This is an oil painting purportedly, a self-portrait drawn by Jan van Eyck in 1433. It is evident through the inscriptions which have been translated to English and mean “Jan van Eyck Made Me on October 21, 1433″. Jan van Eyck was one of the pioneers of the early Renaissance in the Netherlands. His works of art and this one, in particular, are among the best-known paintings of the time (Rosenwein 2009).
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The painting shows van Eyck in a red turban with its ends tied at the top and black top clothe. It is disputed that the red headcloth is not a turban but a chaperon. The painting is represented as the person examines himself in a mirror. One has got such impression because of the reflecting light. The aspects of his face are clearly shown and his eyes and wrinkles are appearing clearly (Rosenwein, 2009).
His face and the red turban are amazingly realistic, as the artist used his techniques to show two and three dimensions of the picture. He used light and dark contrasts to show the shape of his face. The right eye appears smaller and further away than the left eye, the wrinkles on the left side of his face appear more clearly than on the right side. Jan van Eyck understood that the above aspects would make his picture more realistic than the painting of earlier years (Kleiner, 2006).
The outfit that he is wearing represents his class. It is documented that he served as a duke, and worked as a court painter. He was paid well for his works and his paintings were highly valued at that time. This was evident when the duke told his treasurers that, if he would not be paid well and leave his painter’s position it would be very hard to find another painter of his qualities (Rosenwein, 2009).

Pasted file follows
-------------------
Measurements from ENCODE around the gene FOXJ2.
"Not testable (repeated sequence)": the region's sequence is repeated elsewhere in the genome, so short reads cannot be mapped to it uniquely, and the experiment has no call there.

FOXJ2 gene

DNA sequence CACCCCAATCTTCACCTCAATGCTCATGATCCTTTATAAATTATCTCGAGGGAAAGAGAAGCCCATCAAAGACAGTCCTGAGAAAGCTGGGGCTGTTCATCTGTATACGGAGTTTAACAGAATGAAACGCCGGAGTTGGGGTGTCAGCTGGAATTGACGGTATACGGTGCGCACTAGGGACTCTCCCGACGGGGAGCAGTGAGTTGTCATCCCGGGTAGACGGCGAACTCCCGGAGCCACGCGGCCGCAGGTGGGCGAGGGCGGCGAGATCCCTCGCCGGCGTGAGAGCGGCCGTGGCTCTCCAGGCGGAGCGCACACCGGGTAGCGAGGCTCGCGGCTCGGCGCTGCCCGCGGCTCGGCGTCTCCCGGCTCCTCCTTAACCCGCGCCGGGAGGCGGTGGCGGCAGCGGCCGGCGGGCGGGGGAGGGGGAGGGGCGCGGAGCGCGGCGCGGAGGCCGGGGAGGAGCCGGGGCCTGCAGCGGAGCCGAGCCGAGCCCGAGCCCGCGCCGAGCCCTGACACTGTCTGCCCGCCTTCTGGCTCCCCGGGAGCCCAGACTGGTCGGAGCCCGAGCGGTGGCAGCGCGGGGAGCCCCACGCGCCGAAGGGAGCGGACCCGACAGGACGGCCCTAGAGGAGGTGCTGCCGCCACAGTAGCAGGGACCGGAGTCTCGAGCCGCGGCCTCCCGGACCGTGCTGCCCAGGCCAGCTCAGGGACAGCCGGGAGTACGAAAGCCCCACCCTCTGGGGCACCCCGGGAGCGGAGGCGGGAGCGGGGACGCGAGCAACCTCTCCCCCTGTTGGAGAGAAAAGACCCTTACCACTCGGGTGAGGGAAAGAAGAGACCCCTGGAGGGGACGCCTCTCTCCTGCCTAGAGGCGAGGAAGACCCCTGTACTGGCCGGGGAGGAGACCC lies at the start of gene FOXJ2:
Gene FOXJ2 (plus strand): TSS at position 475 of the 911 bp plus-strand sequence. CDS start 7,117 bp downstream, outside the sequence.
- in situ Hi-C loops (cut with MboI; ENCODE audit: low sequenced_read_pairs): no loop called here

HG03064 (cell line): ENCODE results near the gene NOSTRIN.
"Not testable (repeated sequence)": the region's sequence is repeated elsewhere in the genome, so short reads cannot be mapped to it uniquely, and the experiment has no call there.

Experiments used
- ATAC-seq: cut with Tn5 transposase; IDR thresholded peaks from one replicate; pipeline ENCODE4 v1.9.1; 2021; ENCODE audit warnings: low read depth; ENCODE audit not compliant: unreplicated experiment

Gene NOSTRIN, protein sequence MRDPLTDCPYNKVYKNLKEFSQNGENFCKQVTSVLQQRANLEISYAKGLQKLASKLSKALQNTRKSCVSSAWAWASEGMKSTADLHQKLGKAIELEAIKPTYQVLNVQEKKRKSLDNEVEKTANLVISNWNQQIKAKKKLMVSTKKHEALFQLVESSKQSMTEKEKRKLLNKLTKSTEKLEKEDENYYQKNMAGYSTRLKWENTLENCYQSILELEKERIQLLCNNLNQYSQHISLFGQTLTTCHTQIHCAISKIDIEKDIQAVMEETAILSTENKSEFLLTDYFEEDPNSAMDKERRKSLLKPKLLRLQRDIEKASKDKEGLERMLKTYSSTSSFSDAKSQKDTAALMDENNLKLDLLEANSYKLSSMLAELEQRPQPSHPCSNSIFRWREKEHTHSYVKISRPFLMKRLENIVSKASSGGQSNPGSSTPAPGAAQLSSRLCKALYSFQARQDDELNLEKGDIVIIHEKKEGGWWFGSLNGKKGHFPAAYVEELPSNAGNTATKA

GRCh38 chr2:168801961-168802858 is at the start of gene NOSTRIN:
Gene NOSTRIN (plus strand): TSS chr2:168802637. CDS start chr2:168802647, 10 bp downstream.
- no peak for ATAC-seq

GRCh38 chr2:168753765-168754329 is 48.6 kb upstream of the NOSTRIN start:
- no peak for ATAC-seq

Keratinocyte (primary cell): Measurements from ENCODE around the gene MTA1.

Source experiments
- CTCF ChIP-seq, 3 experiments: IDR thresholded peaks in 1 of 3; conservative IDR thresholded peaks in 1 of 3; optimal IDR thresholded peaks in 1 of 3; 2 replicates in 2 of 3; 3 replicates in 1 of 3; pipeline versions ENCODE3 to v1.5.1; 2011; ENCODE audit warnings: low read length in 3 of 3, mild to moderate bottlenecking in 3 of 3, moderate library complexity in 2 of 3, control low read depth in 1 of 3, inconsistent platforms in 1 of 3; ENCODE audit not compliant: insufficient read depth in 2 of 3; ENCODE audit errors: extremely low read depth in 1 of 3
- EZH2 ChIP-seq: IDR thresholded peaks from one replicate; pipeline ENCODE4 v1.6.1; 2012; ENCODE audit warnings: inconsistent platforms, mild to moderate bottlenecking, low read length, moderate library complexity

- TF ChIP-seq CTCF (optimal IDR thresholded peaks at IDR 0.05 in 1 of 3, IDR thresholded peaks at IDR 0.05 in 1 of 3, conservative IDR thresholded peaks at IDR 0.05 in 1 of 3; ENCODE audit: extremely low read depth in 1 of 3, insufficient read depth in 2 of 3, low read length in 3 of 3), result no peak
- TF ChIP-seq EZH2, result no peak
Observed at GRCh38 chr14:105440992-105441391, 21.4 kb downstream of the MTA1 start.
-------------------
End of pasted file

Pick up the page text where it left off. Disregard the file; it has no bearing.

In the painting, it was not common for people of his land to wear turbans. He took it out from the Eastern. It was a sign of strength and was mainly worn by people from the Eastern world. Jan van Eyck lived at the time when western society was ruled by Romans and dominated by the Christian religion, he was not expected to wear a turban (Rosenwein 2009). The red turban represents the acceptance of other cultures by the author of the painting and defiance of his masters who were Christians. The color of the turban, which is red, symbolizes nobility, confidence, and savagery, which were for the ruling elite, and it symbolized rebellion.
The inscriptions in the frame which van Eyck put in his artwork “As I can” is part of the Flemish saying “As I can, not as I would”. It reveals that he had a personal motto that guided him in his drawings. He believed in himself and it was like a trademark to him. He accepted his ability to draw and was willing to let everybody know he personally accepted himself and his work. It distinguished his works from other drawings. The inscriptions also would possibly state that he would like to rebel against his way of life but could not do so despite his desires (Rosenwein, 2009).
Since it is a self-portrait, van Eyck painted it so well with the best precision he could. His face looks healthy and the outfit he is wearing is good which clearly shows how he viewed himself.
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Kleiner H.G. (2006). Gardner’s Art through the ages (12th ed.). Belmont, CA: Wadsworth/Thomson Learning.
Rosenwein H.B. (2009). A Short History of the Middle Ages (3rd ed.).Toronto, CA: University of Toronto Press.